This is plagiarism, with, in addition, a clear intent to deceive: whilst the article entire point appears to be the celebration of the SmartFlare technology, e.g concluding sentence (Thus Smart Flare novel gold nanoparticles could revolutionize the field of differential gene expression studies and drug discovery), the 2015 blog post was already doubting the validity of the technology.
I wrote to the Editor of the Journal who said that they would evaluate the claims and take some form of action. I contacted Hirendra Banerjee who declined to provide a statement; instead he issued a legal threat against the publication of this post.
Meanwhile, on Twitter
Conclusion of this exchange?

Drug Discovery 2017

This is a guest post by Marie Held reporting from the ELRIG conference held last week.

On 3rd-4th October I attended ELRIG’s flagship event, Drug Discovery 2017, in Liverpool. With around 250 participants, it was the largest of the ELRIG conferences yet. The spacious arrangement of the vendors and posters in the exhibition hall was a refreshing change. There was ample space to mingle, chat and discuss equipment on show.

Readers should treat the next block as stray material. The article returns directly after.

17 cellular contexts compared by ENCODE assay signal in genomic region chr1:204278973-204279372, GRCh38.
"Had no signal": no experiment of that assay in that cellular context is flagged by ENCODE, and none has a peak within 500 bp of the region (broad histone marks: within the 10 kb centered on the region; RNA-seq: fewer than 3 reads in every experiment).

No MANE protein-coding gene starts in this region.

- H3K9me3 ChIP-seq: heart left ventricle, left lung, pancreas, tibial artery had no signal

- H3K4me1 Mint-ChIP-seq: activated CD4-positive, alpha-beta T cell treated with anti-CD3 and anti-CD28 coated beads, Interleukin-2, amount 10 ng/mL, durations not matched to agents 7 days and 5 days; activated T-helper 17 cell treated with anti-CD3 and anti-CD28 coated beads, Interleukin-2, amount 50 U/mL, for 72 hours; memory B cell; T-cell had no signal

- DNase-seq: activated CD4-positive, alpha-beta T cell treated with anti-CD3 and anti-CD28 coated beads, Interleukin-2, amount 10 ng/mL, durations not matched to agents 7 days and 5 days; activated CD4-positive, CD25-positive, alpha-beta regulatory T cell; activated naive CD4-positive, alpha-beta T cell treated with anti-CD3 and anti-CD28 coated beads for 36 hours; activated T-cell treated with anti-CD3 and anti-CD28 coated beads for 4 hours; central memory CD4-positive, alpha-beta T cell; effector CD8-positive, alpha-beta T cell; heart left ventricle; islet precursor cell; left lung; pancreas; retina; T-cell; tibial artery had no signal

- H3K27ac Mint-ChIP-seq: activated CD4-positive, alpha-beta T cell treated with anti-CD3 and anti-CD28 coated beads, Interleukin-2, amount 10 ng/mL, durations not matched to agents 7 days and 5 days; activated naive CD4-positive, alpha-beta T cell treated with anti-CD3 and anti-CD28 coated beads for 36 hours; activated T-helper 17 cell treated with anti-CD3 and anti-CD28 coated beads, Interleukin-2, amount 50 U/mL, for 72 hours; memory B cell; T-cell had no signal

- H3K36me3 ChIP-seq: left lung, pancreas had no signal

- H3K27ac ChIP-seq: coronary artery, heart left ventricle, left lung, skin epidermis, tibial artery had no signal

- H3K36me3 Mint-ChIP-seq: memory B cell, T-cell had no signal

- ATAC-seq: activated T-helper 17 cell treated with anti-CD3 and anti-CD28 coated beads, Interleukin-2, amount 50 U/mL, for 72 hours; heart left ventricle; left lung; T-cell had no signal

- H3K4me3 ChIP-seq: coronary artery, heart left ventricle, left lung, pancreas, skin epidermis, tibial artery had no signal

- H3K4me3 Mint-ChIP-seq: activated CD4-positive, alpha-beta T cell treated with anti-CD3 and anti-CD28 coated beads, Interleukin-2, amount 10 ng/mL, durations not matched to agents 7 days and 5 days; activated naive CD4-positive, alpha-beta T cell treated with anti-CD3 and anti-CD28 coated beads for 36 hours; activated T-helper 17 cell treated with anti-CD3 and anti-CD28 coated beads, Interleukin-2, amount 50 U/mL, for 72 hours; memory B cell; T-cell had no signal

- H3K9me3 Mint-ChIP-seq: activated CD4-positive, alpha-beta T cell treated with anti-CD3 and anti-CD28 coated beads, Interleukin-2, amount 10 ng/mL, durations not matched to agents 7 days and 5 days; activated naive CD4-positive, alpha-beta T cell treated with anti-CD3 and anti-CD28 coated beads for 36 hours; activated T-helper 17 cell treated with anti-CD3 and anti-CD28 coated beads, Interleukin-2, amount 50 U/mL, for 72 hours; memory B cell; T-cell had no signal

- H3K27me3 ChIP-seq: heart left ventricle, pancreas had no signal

On day one, I attended the Advances in Imaging stream (one of three parallel streams). The keynote lecture by Tony Ng covered a broad range of the spatial scale, stressing the importance of whole body imaging in cancer in combination with investigating the tumour microenvironment down to super resolution imaging of individual molecules. He outlined their attempts in predicting tumour metastasis enabled via immune system hijacking by the cancer cells. An important conclusion was that with the wealth of imaging methods and tracers being developed, we need standardisation and validation across facilities to bring them closer to the clinic, ultimately improving the lives of patients. The imaging methods discussed in the following six talks ranged from man to molecule, focussing on ever smaller features as the day went on. A transpiring theme was the generation of large amounts of data from different techniques and the associated challenge of deriving meaningful information. Machine learning and artificial intelligence were mentioned time and again as being part of that quest. The last scientific presentation, by Charlotte Dodson, focussed on twinkling enzymes, studying the conformational changes of kinases in disease and after treatment via single molecule spectroscopy. Throughout the imaging stream, twelve men contributed to the presentations, vendor snapshots and poster tasters and three women contributed to the stream. The other streams were a bit more gender balanced but only the workshop on Tuesday achieved a 50/50 split.